Welcome... and Warning:
Because I seem to have “an ax to grind” with many folks (some fellow ax nuts, some nuts in other ways), perhaps I ought to apologize beforehand for any ego-harm some of my comments (plus unintended prejudices and bias) in the discussions below may cause.
Rest assured, however, that my intent here is to elevate the potential usefulness of an ax – one of the tools which, as the future unfolds, I believe we will be glad that we know how to apply seriously and efficiently.
At the same time I wholeheartedly welcome constructive criticism, of course.

March 27, 2013

Axemanship Course in Montana

"For a skill so paramount to the future, and with precious few experts (and fewer still teachers), this is not an opportunity to be unconcerned with. Amidst the twilight, the time to learn this skill, and others more broadly, is already nearly past. Intensive training is a remedy for laxity, and a god send at that."   --Eric C.

For the past couple of years we have been privileged to associate (albeit via phone and letters only) with an Australian outback-born Lawrence Dowsett, whose father handed him a sharp ax -- not to play 'cowboys and Indians' with, but to help take care of the family's firewood needs -- when he was 5 years old!

Now a horse-riding ranch hand in Wyoming, he is an accomplished farrier, saddle maker and, well... I'd best quote his (evidently appreciative) wife: "Peter, there is NOTHING Lawrence can't do!"

Lawrence initially contacted us with interest in scythes, although most of our conversations since then have revolved around axes, and it is obvious that he is one of the contemporary 'gems' on the subject. Looking now back over the 40 years of my own ax-using journey, I'm quite certain that had I had the opportunity to attend Lawrence's course at the beginning, much fumbling and stumbling would have been spared...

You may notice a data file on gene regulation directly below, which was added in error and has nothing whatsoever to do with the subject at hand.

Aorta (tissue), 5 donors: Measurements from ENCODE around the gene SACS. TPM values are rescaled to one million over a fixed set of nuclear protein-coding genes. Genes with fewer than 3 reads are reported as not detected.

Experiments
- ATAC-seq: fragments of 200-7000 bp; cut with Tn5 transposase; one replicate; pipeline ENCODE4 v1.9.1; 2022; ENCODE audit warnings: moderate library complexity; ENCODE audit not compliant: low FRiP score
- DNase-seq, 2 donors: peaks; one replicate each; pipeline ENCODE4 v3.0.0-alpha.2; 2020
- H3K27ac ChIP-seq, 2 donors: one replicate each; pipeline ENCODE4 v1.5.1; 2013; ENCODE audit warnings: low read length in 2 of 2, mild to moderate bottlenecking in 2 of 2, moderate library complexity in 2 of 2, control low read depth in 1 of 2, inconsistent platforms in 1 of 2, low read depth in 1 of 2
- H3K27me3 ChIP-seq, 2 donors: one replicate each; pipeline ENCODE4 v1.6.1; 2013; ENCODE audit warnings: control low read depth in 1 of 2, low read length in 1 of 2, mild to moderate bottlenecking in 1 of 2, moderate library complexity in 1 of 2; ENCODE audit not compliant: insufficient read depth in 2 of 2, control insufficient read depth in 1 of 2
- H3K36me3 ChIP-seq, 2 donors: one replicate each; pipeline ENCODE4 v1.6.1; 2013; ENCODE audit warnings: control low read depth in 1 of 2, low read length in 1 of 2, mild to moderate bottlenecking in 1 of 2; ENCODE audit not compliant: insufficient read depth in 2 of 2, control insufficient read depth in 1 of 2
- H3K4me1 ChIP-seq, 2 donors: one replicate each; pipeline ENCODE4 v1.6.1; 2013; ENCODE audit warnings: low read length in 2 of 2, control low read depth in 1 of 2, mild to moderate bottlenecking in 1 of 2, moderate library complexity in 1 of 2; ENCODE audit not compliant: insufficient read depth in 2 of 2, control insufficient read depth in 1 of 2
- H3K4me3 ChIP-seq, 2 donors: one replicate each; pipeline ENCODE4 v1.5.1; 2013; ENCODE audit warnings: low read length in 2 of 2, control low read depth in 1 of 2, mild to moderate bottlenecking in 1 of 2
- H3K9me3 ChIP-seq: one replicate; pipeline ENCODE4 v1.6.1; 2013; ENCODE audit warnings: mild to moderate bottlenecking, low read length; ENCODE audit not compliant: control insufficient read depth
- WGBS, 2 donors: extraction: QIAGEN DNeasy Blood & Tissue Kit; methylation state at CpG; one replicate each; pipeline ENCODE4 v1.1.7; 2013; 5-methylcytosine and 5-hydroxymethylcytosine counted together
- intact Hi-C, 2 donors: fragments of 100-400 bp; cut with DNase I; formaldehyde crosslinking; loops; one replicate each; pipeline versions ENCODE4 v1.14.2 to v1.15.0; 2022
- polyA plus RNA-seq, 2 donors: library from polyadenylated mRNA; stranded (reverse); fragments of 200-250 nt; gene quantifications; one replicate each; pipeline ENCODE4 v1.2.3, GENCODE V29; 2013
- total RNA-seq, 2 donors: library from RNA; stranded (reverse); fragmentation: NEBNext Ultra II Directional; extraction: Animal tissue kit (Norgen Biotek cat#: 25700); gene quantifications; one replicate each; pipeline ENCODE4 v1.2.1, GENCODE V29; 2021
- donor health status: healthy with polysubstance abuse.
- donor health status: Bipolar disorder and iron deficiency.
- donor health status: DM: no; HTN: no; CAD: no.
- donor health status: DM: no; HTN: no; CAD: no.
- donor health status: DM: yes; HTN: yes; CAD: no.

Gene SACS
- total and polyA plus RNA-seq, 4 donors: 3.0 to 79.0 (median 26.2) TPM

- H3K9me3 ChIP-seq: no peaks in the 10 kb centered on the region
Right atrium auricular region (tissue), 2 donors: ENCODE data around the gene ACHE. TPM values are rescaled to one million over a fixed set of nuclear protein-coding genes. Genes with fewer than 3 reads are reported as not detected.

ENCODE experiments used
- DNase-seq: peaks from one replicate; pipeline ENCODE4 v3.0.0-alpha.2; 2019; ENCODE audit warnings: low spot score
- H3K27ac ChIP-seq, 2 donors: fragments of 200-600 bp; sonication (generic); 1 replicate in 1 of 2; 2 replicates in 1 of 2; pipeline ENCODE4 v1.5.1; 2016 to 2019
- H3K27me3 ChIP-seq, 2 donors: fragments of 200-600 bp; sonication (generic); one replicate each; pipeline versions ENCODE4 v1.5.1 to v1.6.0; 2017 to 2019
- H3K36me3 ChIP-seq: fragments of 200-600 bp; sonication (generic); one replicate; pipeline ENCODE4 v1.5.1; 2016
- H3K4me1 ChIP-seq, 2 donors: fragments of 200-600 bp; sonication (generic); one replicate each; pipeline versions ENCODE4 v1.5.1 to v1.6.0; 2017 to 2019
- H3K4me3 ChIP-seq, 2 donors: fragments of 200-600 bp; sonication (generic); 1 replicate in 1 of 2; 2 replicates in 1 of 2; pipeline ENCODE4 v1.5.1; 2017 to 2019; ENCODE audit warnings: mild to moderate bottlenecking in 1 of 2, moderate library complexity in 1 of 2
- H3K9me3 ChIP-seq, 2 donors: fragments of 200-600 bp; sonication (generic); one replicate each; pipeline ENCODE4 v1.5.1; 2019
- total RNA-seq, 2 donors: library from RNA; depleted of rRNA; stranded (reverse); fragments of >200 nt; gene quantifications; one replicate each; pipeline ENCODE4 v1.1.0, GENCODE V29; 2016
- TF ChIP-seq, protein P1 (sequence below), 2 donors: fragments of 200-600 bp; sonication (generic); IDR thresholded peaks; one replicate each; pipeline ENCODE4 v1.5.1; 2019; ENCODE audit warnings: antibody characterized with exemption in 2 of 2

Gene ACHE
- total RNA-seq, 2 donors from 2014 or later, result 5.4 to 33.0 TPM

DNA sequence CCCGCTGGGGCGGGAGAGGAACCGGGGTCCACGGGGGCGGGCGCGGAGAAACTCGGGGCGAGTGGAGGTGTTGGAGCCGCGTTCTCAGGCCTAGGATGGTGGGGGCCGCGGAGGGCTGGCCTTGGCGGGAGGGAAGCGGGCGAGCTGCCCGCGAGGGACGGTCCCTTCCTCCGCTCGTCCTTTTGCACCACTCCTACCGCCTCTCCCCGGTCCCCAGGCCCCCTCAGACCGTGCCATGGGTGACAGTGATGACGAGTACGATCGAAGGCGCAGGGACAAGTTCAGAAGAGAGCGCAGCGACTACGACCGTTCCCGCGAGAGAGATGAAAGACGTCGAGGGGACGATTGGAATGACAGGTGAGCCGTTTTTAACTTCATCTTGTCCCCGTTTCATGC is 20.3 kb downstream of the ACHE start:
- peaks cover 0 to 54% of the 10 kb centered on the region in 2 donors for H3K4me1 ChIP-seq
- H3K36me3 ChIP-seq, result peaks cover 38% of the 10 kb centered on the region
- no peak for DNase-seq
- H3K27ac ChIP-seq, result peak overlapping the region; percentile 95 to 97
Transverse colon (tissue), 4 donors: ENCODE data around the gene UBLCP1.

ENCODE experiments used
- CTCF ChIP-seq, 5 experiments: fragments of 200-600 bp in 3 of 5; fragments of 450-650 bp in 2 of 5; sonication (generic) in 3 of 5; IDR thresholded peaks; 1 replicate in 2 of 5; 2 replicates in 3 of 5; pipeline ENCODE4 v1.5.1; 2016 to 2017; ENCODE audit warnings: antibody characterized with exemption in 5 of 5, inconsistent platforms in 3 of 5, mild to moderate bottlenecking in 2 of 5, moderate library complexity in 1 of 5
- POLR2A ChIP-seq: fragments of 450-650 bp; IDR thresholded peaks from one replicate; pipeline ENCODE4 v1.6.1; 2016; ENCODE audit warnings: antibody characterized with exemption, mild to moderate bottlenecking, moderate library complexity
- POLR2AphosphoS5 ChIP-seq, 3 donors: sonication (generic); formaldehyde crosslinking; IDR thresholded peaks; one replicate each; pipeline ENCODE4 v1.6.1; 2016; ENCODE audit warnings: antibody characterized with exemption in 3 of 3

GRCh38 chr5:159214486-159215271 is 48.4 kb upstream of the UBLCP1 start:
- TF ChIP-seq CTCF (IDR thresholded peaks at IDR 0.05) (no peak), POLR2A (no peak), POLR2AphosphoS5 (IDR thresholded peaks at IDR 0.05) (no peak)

Last year Lawrence began to teach the rangers working in parks (where chainsaws are officially a taboo) how to use and maintain crosscut saws and axes, a skill they sorely lacked. I am glad to hear that this service is also available to the general public.

We recently heard, from Lawrence himself, that he will be teaching axemanship classes at the Ninemile Ranger Station in Montana. The first one will be held from April 29th to May 3rd, the second will on May 6th to the 10th. If there is enough interest, more classes may be scheduled later. 

In Lawrence's own words:

"First all participants will be given a good quality vintage double bit axe of near new condition as well as a new double sided carborundum sharpening stone and files. Handles of good quality will also be provided. At the end of the class (which is one week) l also give a gift to each student for their participation, a good quality arkansas stone. Also students may bring a couple of their own axes to work on if they wish to do so, and l will have them in the field every day to teach chopping, techniques and related matters. The axes, handles, stones and files are the student's property at the end of the class."

Links for more information:

Anyone interested in attending these classes can contact Ninemile Ranger Station, 406-626-5201

1 comment:

  1. AnonymousMay 12, 2013

    I would recommend this course to any axe enthusiast, be they beginner or advanced user. The surroundings are spectacular, all class and shop work being done in historic forest service buildings. If you know how to hang an axe you'll get better... if you don't, you'll learn how. Lawrence is an extremely knowledgeable and patient teacher who will take you to basic competence in short order, or will fine tune your experience to a fine edge. His chopping technique is artistry in motion and is a joy to watch. The course was well worth the effort... I highly recommend it. G A